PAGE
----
She had suffered a stroke and a heart attack in August, and was last seen in public on 14 January at a dinner marking the Martin Luther King Jr national holiday, where she received a standing ovation from the 1500 people in the crowd.
King's steely determination, grace and class won her millions of admirers inside and outside the civil rights movement.
John Lewis, a Democratic congressman from Georgia and civil rights leader, said it was "a very sad hour." "Long before she met and married Dr King, she was an activist for peace and civil rights and for civil liberties," he told CNN.
"She became the embodiment, the personification (of the civil rights movement after Dr King's death) ... keeping the mission, the message, the philosophy ... of nonviolence in the forefront."
At the White House, Dan Bartlett, counselor to the president, told Fox television: "President Bush and first lady Laura Bush were always heartened by their meetings with Mrs King. What an inspiration to millions of people. I'm deeply saddened by today's news."
Coretta Scott King played a major back-up role in the civil rights movement until the death of her husband, who was assassinated on a Memphis motel balcony on 4 April, 1968, while supporting a sanitation workers strike.
Coretta Scott and Martin Luther
King married in 1953
Mrs King, who was in Atlanta at the time, learned of her husband's shooting in a telephone call from Rev Jesse Jackson, a call she later wrote, "I seemed subconsciously to have been waiting for all of our lives."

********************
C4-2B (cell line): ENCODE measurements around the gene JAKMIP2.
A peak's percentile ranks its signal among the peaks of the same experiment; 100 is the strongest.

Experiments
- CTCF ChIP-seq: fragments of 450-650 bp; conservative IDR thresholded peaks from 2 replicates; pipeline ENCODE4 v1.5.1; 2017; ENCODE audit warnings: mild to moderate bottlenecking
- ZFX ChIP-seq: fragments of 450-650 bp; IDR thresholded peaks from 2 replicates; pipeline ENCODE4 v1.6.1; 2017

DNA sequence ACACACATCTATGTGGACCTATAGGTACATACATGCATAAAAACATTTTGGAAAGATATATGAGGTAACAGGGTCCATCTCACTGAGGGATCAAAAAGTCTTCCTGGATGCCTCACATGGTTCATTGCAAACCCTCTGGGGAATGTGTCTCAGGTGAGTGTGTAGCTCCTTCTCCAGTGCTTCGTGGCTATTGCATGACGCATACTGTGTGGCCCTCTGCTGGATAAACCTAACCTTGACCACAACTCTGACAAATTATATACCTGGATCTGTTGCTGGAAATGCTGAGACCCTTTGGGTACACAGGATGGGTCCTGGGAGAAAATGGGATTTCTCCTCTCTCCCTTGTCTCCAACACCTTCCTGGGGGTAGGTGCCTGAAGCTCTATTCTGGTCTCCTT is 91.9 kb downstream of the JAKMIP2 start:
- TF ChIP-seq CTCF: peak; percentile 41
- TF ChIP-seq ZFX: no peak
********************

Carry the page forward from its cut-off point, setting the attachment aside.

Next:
As she recalled in her autobiography My Life With Martin Luther King Jr, she felt she had to step fully into the civil rights movement.
"Because his task was not finished, I felt that I must rededicate myself to the completion of his work," she said.
Determined to make sure Americans did not forget her husband or his dream of a colour-blind society, she created a memorial and a forum in the Martin Luther King Jr Centre for Nonviolent Social Change in Atlanta.
The centre has archives containing more than 2000 King speeches and is built around the King crypt and its eternal flame.
Coretta Scott was born on 27, 1927, near Marion, Alabama. Spending much of her early years on a farm she saw little racial prejudice until she reached high school, when she and her sister were sent into town to board with a family while attending Lincoln High School, one of the black schools in the segregated South.
"It was awful," she said of living in Marion. "Every Saturday we would hear about some black man getting beat up, and nothing was done about it."
Her father had built up a small trucking business but his success began to irritate poor whites in the area, she said, and, after considerable harassment someone burned down the Scott home on Thanksgiving night 1942.
Her sister Edythe won a scholarship to Antioch College in Yellow Springs, Ohio, in 1943, the first black student to attend the school. Two years later, Coretta followed.
But, as the first black at the school to major in elementary education she ran into racial discrimination that limited the classrooms where she could student teach.
King, who was studying for his doctorate in theology at Boston University, had told a mutual friend he was looking for a wife. The friend gave him Coretta Scott's phone number, but when he came calling she was not impressed.
"I saw this green car coming up the street and this short man. He leaned over to open the door, and when I got in the car I saw this very young looking man. I thought, 'Oh my God, I expected to see a man but this is a boy.'"
When he began to speak, however, the young Miss Scott changed her mind.
They were married at her parents' home on 18 June, 1953, and moved to Atlanta, where King was the co-pastor at Ebenezer Baptist Church with his father.